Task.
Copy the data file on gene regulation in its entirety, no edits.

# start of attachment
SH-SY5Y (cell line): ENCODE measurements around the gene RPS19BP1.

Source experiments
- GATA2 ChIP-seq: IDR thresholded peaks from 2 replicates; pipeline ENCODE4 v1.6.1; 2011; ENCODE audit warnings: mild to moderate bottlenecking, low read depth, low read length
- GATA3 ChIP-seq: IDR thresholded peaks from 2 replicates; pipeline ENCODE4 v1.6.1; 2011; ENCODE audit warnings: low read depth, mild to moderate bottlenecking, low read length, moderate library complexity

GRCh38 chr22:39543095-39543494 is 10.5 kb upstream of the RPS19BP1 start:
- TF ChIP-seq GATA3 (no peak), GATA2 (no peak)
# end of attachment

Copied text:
SH-SY5Y (cell line): ENCODE measurements around the gene RPS19BP1.

Source experiments
- GATA2 ChIP-seq: IDR thresholded peaks from 2 replicates; pipeline ENCODE4 v1.6.1; 2011; ENCODE audit warnings: mild to moderate bottlenecking, low read depth, low read length
- GATA3 ChIP-seq: IDR thresholded peaks from 2 replicates; pipeline ENCODE4 v1.6.1; 2011; ENCODE audit warnings: low read depth, mild to moderate bottlenecking, low read length, moderate library complexity

GRCh38 chr22:39543095-39543494 is 10.5 kb upstream of the RPS19BP1 start:
- TF ChIP-seq GATA3 (no peak), GATA2 (no peak)